by Erich B. Anderson
More than 3,000 years ago, an army of Israelites led by King Saul confronted a force of Philistine invaders in the valley of Elah. As the Philistines occupied a mountain on one side of the valley, and the Israelites occupied another on the opposite side, an enormous champion clad from head to foot in bronze, wielding a gigantic spear, emerged from among the front ranks and addressed the Israelites. The warrior declared himself as Goliath of Gath and challenged any soldier among them to face him in single combat. None of the Israelites was brave enough to fight the mighty Philistine warrior, except for one. The challenger was not a soldier, but instead a young shepherd named David.
At first King Saul refused to let the youth accept the challenge, stating that the boy was too young and inexperienced to defeat such a warrior. However, David’s exceptional confidence quickly changed the king’s mind. Saul offered David his own armor to wear, yet the shepherd respectfully declined once he realized how greatly the armor hindered his movement. Instead, David approached Goliath unarmored, armed simply with a sling in his hand, a sword in its scabbard on his side, and five smooth stones taken from a nearby stream that he kept in a small bag. As David got closer to the Philistine, he rushed forward and loaded his sling. While still running, he released the missile and struck the giant warrior directly in the forehead, killing him instantly. David then beheaded Goliath and brought his head to Jerusalem in triumph.
Learning from David & Goliath
The story of David and Goliath is a perfect example of the deadly efficiency of the sling in ancient warfare. Although the bow and javelin are much more famous ancient weapons, the sling was just as important to ancient skirmishers. Due to the small size of its missiles, making them nearly invisible when released at such high velocities, the sling was particularly hard to defend against. This is especially true considering that the blunt trauma caused by the small stones upon impact could damage organs, shatter bones, and cause concussions or kill those struck in the head, even when the victim was armored. In the 1st century B.C., the Roman medical writer Celsus stated that sling stones could even penetrate skin and become lodged within a victim’s body. The most skilled slingers of the ancient world were even more accurate and had a far greater range than many archers, making them some of the most prized skirmishers available.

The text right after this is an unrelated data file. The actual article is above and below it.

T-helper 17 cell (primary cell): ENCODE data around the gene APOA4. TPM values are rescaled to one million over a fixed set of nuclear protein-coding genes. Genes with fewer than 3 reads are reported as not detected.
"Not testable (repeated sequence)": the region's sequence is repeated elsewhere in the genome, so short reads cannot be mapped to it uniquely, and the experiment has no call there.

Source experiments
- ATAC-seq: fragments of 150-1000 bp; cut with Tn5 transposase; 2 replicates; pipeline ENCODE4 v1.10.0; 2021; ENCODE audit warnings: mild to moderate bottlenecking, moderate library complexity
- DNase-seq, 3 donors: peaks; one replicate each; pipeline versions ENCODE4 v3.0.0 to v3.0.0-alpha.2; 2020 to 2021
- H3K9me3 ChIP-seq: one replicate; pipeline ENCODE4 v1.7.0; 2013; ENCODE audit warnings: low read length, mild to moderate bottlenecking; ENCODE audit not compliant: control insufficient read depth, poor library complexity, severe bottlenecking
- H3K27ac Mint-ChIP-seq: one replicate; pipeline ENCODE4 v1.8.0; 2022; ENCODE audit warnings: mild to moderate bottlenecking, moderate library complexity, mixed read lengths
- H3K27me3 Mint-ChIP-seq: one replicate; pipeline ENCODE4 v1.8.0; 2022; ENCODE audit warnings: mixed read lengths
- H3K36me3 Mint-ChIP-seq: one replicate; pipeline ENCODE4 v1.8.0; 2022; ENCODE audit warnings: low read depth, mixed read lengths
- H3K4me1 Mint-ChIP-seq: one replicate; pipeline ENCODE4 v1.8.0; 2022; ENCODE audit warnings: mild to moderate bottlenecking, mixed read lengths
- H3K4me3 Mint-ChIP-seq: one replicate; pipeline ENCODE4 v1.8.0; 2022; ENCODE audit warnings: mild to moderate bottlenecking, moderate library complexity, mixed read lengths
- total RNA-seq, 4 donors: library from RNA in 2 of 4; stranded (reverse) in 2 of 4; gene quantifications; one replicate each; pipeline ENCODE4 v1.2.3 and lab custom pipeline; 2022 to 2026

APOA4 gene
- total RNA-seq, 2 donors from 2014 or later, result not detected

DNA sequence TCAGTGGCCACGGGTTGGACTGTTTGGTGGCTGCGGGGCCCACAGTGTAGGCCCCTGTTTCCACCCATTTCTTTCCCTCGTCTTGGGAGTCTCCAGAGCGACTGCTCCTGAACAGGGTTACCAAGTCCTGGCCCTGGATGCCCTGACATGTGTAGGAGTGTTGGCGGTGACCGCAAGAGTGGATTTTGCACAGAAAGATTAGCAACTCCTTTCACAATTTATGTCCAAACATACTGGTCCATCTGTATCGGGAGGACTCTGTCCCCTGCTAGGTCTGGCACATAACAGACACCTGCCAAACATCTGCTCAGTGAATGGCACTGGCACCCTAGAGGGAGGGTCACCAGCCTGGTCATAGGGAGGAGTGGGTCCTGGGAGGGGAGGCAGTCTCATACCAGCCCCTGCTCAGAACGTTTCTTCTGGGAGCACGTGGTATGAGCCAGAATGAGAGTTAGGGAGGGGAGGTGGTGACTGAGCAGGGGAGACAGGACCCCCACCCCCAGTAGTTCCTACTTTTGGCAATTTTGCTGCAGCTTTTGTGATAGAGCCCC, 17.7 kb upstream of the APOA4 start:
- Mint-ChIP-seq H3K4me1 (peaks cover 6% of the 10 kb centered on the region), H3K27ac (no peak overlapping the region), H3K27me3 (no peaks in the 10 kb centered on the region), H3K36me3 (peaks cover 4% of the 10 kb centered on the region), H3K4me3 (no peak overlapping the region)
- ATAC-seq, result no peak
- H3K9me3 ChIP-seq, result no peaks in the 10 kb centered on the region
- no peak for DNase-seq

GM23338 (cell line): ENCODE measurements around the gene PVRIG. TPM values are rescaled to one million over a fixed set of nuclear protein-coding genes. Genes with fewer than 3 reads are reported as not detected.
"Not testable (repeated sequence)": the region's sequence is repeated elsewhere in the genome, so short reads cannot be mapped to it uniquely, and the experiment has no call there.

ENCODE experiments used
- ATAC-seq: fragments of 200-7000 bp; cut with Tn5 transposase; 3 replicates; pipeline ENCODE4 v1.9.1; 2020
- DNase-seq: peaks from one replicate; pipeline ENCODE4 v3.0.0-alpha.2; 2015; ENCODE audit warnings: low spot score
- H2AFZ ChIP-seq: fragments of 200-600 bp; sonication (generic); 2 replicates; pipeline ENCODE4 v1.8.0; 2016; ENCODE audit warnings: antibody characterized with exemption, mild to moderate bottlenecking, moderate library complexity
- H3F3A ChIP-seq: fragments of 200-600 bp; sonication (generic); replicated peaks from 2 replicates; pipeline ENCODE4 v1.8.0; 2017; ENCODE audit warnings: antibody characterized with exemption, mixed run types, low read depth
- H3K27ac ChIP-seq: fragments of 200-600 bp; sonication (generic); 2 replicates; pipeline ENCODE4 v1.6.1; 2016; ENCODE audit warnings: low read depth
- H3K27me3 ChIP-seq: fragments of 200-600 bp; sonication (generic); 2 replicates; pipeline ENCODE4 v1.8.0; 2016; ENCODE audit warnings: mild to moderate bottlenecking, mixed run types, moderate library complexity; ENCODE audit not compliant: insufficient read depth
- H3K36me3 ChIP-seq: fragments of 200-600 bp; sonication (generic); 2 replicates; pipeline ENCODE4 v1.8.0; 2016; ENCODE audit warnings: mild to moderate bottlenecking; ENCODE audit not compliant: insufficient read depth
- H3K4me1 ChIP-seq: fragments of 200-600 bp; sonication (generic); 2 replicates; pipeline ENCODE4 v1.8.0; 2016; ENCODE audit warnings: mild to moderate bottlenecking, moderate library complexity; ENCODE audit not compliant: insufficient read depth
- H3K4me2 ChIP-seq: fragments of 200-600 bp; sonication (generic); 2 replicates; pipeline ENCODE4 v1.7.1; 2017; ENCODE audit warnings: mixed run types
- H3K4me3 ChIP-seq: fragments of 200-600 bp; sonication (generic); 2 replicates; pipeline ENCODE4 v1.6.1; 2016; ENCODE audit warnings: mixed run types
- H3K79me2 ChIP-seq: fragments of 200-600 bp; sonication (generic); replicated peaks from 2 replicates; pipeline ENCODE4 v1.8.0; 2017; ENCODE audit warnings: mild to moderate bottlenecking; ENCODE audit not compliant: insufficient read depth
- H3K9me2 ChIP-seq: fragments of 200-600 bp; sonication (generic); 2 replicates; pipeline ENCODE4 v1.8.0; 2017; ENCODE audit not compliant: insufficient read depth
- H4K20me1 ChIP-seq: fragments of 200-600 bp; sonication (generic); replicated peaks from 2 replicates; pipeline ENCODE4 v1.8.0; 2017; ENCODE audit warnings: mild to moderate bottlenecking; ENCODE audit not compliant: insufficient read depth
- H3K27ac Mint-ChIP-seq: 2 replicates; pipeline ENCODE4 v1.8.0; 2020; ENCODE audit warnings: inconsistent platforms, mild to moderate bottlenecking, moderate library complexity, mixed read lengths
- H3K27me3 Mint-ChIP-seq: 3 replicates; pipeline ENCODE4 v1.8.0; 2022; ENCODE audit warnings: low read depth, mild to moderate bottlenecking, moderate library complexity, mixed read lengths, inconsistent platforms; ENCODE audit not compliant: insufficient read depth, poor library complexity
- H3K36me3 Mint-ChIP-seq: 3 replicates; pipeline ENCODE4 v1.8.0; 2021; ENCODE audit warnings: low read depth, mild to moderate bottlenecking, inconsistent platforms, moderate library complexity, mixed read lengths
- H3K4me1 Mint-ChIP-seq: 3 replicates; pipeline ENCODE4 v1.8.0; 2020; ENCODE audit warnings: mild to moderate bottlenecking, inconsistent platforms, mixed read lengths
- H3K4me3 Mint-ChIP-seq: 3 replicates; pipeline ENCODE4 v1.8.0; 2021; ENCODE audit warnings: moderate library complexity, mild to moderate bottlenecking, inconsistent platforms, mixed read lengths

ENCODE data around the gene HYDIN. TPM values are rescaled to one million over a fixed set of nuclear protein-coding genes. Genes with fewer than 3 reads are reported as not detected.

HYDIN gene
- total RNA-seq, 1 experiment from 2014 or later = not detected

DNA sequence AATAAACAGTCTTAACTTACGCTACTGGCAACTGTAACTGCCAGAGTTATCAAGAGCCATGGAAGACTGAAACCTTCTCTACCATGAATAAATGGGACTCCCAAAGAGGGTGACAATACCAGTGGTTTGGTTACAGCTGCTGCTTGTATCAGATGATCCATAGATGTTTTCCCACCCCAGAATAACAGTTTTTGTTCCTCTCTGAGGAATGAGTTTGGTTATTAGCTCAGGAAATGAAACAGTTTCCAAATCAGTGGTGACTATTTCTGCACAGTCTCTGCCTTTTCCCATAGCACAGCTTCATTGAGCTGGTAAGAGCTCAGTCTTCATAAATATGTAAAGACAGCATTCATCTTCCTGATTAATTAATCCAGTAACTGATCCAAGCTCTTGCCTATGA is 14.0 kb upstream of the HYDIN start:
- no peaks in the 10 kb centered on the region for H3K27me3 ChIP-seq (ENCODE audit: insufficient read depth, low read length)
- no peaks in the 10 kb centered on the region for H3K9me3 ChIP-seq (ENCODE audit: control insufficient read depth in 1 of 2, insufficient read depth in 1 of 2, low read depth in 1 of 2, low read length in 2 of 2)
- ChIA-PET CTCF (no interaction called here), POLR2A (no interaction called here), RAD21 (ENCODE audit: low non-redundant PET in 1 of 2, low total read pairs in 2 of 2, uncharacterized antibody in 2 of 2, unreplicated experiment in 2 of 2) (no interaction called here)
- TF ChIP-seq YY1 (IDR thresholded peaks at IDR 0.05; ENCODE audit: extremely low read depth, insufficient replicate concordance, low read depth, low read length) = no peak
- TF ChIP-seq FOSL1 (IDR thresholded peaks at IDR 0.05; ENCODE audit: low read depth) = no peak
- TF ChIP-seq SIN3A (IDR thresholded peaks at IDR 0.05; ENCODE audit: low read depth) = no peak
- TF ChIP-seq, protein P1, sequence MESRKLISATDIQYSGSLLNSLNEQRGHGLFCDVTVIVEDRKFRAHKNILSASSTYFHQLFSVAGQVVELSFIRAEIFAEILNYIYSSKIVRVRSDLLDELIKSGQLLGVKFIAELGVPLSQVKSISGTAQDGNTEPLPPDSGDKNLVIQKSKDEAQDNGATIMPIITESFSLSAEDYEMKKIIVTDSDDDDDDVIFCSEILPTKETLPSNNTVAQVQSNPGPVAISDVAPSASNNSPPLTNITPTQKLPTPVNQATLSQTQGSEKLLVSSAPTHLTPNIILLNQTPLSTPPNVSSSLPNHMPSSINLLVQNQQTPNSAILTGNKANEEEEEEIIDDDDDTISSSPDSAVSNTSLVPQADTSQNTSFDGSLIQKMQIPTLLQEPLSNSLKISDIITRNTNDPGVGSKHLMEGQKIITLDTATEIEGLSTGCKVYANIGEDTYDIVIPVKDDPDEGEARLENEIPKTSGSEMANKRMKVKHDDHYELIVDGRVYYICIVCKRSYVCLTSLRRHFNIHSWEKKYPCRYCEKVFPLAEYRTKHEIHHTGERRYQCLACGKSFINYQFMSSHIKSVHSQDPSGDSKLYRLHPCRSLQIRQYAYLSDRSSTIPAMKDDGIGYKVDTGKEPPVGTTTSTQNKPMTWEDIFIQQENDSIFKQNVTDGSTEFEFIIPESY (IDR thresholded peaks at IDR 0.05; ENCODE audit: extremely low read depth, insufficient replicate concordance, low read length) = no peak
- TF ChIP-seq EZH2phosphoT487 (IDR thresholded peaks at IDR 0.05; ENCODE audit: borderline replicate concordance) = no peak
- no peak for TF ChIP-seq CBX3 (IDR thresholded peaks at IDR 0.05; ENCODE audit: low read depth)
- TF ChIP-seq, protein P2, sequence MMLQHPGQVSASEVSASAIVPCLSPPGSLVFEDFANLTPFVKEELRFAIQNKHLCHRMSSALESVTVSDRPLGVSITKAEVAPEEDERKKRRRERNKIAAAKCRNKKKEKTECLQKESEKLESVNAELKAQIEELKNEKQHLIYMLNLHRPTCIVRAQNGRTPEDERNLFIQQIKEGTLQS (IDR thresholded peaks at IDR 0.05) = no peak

Since it is one of the simplest ranged weapons to construct, the earliest evidence of the sling has been dated back to 10,000 B.C.. Ancient warriors typically used animal hides and plant fibers to make the pouch, while hair or sinews were used for the cord. The earliest ammunition was even easier to find because smooth stones were readily available along streams, lakes, rivers, and oceans. While the construction of the sling remained relatively the same for thousands of years, the differing sizes of the stones used decreased the overall accuracy of the sling, which led to several different innovations concerning the ammunition. By the end of 7,000 B.C., slingers of the Near East began to use carved stones or baked clay that were manipulated to a uniform spherical shape, which greatly increased the accuracy of the missiles. The range of the sling was much improved by 3,000 B.C. when the stone and clay ammunitions were made into biconical or ovoid shapes instead of spheres.
As shown by the story of David and Goliath, the sling was a common weapon used by the Hebrews on the battlefield, but the ranged weapon was also their primary weapon in siege warfare. When the Hebrews besieged the Moabite city of Kir-hareseth in the 9th century B.C., their slingers were so devastating that the Moabites were forced to send out 700 warriors to end the siege, but they were instead driven back to their fortifications. Like the Hebrews, many armies of the ancient world used slingers when conducting sieges because the arching trajectory of sling projectiles meant that they could fly over walls and still strike defenders.
Heavier Infantry & the Peloponnesian War
The armies of the Assyrians also included many slingers within their ranks. The Assyrians also used slings effectively in siege warfare. In 701 B.C., the Hebrews witnessed the lethality of slingers from the opposite perspective as the Assyrians used the deadly troops to launch missiles over the walls of the Judean city of Lachish while they moved their siege engines into position. Even though slingers were an important part of the Assyrian army, the skirmishers never came close to the prominence given to the archers.
With the rise of the Greek city-states in the 6th and 5th centuries B.C., much more of an emphasis began to be placed on heavy infantry as opposed to light infantry. Many Greeks favored the close combat of hoplite tactics over ranged soldiers like archers and slingers. Yet the importance of skirmishers was never fully overlooked, which led to the rise of specialized troops who served as mercenaries for armies throughout the ancient world. Some of the most highly skilled slingers of that time period came from Rhodes. These Hellenistic slingers used lead projectiles, which drastically increased the damage caused upon impact since they were more than eight times denser than clay or stone missiles. Even with lead ammunition, mercenary slingers were still more cost effective than archers because the lead projectiles cost less than typical arrows.
The importance of slingers increased within Greek armies during the Peloponnesian War and in the decades afterward. When the Athenian army carried out its Sicilian expedition in 415 B.C., General Nicias made sure 700 Rhodian slingers were in the ranks, which was a larger number than the Cretan archers included in the force. The famous mercenary group known as “The Ten Thousand” contained warriors from Rhodes as well, but they were not initially included because of their skill with the sling. Yet over time, the Rhodians among the mercenary force increasingly relied on the sling. They were pivotal in several confrontations because the range of their missiles was greater than those of the Persian slingers who still used stones, and the Rhodians could even fire at greater distances than the archers.